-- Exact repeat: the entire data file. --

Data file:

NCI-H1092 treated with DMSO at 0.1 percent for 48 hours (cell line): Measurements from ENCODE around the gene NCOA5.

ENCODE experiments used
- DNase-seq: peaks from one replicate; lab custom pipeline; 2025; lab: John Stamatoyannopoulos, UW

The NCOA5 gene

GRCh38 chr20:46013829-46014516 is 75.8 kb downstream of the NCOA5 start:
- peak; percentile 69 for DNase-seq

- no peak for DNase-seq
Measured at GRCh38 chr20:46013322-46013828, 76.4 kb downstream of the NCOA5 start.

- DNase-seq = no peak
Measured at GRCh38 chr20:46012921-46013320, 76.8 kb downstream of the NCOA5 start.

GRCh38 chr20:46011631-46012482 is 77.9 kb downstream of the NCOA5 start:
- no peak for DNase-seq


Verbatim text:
NCI-H1092 treated with DMSO at 0.1 percent for 48 hours (cell line): Measurements from ENCODE around the gene NCOA5.

ENCODE experiments used
- DNase-seq: peaks from one replicate; lab custom pipeline; 2025; lab: John Stamatoyannopoulos, UW

The NCOA5 gene

GRCh38 chr20:46013829-46014516 is 75.8 kb downstream of the NCOA5 start:
- peak; percentile 69 for DNase-seq

- no peak for DNase-seq
Measured at GRCh38 chr20:46013322-46013828, 76.4 kb downstream of the NCOA5 start.

- DNase-seq = no peak
Measured at GRCh38 chr20:46012921-46013320, 76.8 kb downstream of the NCOA5 start.

GRCh38 chr20:46011631-46012482 is 77.9 kb downstream of the NCOA5 start:
- no peak for DNase-seq